"Trying to hide the frown lines?" Hanna Lewis had asked during one of their bridge games back then.
"Not at all, dear. There comes a time in a woman's life when a new look is absolutely necessary. There's no time to lose. If not now, then when?" she had answered, letting the remark fall rhetorically to the table. She let her three bridge buddies all sit with that for a while as they held their cards, and there were no further remarks during the auction — which incidentally Liddie had won.
Besides, they were hardly the ones to talk about changing their habitual coiffures or the cosmetics they applied to their faces. None of them had had the courage to update themselves all that much since their matriculation at Ole Miss over forty-five years ago. It was quite obvious that they viewed that period as the best years of their lives — volatile as it was.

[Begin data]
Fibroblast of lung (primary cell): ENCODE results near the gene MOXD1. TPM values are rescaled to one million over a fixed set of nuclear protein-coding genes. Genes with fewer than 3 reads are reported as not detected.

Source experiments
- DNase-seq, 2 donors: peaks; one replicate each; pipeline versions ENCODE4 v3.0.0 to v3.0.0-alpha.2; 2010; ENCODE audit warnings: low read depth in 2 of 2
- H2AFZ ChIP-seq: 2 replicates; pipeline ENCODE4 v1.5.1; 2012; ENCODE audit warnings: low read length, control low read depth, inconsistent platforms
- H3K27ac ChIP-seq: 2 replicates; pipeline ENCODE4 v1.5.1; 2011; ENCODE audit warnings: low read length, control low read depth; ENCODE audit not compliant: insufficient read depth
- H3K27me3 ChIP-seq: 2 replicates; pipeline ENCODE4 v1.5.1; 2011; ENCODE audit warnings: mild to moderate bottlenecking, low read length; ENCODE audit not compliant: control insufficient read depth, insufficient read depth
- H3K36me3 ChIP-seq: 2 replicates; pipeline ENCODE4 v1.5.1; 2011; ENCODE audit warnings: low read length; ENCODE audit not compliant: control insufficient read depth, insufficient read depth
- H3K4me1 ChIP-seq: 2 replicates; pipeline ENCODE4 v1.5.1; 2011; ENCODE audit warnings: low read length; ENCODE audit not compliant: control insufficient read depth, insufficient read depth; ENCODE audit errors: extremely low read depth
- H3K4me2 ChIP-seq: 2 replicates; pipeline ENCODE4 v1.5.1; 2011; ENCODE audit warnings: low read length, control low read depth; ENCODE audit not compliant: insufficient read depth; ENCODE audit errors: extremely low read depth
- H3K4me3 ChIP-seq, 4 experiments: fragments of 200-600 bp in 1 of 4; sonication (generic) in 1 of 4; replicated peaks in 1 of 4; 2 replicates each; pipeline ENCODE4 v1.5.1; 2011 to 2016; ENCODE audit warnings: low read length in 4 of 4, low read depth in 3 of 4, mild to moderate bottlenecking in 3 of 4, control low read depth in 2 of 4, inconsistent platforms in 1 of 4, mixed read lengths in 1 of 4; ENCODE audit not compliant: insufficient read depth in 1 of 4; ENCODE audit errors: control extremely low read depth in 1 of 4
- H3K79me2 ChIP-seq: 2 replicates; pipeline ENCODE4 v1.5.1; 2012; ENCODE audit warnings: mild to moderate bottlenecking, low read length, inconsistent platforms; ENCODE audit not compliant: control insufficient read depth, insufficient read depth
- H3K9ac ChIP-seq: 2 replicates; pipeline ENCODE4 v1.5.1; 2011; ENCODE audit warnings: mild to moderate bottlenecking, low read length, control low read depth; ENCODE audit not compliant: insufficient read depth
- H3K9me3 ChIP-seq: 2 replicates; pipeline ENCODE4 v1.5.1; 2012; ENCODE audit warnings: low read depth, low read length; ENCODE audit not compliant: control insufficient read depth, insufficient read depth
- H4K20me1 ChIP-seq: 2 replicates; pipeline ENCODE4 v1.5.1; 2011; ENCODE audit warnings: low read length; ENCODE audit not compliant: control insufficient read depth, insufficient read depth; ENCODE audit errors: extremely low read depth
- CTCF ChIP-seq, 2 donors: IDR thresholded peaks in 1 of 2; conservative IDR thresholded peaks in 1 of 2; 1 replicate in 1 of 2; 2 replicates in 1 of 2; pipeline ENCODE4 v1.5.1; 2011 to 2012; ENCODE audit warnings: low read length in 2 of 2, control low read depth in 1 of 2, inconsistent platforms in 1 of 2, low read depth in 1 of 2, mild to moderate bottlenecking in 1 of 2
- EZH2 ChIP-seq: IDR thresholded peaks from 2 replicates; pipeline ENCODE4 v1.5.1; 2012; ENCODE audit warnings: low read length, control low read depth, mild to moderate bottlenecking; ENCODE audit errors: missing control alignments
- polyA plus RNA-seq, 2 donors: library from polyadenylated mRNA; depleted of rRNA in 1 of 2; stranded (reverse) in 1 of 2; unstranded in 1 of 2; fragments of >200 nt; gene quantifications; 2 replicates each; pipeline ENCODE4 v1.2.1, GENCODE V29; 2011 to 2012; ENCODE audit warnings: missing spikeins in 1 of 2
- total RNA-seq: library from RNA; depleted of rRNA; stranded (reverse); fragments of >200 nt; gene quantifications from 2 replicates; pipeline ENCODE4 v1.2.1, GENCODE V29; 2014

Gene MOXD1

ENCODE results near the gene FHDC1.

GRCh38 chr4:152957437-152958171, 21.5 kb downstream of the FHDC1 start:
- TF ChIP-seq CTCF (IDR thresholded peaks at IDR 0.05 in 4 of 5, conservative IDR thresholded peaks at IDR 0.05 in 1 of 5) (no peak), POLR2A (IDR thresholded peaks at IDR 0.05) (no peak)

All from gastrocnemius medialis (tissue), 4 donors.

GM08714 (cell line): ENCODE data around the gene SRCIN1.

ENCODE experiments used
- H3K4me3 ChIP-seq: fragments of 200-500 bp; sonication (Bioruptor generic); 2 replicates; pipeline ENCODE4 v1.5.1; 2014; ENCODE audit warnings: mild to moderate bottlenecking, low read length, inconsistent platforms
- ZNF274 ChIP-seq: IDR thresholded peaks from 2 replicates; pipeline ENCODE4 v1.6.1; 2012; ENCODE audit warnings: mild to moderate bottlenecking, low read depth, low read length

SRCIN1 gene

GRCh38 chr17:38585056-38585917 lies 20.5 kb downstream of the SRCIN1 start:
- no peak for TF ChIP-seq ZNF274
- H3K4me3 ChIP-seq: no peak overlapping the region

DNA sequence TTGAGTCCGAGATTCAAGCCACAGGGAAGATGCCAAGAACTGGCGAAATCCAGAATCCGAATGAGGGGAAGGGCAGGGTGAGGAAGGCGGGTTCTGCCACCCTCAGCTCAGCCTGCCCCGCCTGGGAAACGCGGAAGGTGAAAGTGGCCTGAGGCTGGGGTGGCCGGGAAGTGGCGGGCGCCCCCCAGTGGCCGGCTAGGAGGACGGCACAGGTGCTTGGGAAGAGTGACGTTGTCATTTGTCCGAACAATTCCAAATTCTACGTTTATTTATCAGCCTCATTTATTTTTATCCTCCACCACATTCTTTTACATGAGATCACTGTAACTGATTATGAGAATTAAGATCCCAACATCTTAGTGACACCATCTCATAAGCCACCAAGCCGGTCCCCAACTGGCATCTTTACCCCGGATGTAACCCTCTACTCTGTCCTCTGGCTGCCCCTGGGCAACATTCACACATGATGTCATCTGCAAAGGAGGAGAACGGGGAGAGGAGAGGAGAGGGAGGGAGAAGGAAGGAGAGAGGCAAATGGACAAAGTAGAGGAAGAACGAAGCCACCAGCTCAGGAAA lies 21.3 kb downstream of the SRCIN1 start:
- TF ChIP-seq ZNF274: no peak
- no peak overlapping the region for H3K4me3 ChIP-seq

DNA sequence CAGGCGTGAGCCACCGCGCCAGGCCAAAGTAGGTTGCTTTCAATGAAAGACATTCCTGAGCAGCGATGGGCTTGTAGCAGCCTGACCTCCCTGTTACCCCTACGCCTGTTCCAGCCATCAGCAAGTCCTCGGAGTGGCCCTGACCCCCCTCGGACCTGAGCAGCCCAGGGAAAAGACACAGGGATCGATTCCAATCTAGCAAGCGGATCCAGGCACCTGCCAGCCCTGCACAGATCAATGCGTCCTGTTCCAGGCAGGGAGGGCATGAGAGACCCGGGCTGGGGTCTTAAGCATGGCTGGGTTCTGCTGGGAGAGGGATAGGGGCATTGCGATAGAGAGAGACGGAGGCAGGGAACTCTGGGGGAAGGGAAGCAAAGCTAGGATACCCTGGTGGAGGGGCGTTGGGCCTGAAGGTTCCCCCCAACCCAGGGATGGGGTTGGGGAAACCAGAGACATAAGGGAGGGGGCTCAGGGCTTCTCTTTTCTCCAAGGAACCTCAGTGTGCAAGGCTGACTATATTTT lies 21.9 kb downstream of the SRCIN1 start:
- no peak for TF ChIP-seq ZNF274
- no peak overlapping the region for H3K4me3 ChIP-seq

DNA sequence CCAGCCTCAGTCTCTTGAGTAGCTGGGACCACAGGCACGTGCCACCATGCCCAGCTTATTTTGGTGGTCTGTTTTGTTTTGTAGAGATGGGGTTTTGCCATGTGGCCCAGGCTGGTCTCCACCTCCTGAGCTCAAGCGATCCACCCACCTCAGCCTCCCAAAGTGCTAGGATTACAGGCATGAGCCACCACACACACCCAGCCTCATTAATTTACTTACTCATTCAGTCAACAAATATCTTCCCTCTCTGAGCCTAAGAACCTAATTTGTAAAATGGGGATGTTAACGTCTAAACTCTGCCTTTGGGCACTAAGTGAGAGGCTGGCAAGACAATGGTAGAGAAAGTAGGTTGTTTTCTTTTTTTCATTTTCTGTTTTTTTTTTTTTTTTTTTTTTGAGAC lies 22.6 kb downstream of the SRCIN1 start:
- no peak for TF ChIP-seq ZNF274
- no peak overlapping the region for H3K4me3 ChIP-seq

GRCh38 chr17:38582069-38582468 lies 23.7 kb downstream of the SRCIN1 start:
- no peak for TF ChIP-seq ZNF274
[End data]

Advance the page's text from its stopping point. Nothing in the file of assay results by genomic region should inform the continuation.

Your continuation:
Two of them, Bethany Morrissey and Sicily Groves, had even been kicked out of school for violating sorority curfew and other antics under the influence of gin. Ha! What else was new? It had been their partying poison of choice since their wild high school days in the quirky, wide-open, Mississippi River port town of Rosalie, tucked away in the southwestern part of the Magnolia State, and the high-spirited, socially prominent Gin Girls had made their mark early and often.
What had seemed like eons ago, the usually staid Rosalie Citizen had even done a puff piece on them in their prime, and the iconic photo that had resulted was one for everybody's scrapbook. They had lined up according to height by the side of the Rosalie Country Club swimming pool in their pastel one-piece suits with a provocative display of leg thrust toward the camera. Why, Atlantic City's bathing beauties had nothing on them, even though Bert Parks had never placed a crown on any of their heads.